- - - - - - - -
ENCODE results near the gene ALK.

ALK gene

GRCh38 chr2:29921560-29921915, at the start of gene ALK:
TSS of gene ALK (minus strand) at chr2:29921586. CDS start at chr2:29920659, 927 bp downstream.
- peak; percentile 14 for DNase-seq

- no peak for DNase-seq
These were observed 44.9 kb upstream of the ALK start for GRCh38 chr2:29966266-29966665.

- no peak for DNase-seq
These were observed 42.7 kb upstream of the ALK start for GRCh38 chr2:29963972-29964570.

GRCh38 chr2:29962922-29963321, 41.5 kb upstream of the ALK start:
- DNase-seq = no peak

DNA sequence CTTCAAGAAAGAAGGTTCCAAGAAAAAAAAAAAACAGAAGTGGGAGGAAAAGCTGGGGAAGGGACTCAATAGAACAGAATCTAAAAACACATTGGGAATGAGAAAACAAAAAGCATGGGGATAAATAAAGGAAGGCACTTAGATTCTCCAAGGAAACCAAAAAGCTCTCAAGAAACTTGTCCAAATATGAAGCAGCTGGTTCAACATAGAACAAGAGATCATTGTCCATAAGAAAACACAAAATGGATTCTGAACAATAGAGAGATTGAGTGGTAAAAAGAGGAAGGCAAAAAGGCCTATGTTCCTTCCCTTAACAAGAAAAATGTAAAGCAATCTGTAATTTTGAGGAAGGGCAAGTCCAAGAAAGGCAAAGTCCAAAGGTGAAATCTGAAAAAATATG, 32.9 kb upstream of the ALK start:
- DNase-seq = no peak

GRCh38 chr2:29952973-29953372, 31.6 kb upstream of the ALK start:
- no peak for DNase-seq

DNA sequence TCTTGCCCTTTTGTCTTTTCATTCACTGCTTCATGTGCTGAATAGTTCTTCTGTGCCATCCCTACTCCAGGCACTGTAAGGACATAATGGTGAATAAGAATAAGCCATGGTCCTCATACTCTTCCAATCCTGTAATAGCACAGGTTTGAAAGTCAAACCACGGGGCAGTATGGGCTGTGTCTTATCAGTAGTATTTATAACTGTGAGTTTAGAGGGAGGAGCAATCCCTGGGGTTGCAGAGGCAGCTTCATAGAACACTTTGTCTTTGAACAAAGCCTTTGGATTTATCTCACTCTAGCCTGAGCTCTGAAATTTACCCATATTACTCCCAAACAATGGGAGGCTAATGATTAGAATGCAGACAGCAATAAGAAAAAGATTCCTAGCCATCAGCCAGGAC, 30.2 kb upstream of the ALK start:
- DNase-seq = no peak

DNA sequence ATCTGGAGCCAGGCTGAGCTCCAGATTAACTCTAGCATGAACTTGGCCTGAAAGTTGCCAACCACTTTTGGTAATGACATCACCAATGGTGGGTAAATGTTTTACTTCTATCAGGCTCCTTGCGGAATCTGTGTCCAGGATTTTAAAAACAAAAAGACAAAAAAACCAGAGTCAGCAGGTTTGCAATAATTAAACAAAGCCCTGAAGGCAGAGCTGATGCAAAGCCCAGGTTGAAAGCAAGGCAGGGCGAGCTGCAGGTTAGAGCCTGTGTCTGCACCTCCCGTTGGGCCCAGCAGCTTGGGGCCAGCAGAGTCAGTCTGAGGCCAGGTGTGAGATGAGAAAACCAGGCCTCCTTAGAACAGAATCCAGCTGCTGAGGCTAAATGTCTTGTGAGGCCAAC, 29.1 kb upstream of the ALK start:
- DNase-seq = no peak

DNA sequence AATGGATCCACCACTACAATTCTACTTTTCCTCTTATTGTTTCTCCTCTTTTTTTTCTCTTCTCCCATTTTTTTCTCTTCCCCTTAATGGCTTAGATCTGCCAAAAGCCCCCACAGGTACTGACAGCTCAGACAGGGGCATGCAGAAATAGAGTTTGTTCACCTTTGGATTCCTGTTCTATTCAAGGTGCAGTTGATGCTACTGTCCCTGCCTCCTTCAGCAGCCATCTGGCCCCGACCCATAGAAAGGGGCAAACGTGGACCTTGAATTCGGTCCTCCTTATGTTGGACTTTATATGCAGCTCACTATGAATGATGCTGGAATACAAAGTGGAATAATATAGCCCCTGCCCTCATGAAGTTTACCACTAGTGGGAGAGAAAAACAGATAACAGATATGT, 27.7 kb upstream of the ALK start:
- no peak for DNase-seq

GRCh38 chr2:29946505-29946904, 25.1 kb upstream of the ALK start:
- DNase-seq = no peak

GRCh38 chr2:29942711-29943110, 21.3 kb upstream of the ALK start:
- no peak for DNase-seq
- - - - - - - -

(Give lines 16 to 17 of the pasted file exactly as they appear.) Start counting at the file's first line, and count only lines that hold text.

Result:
DNA sequence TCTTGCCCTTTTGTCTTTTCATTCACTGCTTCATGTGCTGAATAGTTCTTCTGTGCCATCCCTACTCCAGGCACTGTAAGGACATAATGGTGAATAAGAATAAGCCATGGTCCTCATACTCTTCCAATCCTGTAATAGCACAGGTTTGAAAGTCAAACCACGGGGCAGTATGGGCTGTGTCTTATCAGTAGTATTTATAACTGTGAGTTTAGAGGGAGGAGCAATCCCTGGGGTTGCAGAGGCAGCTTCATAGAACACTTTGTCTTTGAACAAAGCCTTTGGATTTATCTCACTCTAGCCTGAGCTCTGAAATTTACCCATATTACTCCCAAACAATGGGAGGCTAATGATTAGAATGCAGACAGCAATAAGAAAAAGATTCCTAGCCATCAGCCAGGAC, 30.2 kb upstream of the ALK start:
- DNase-seq = no peak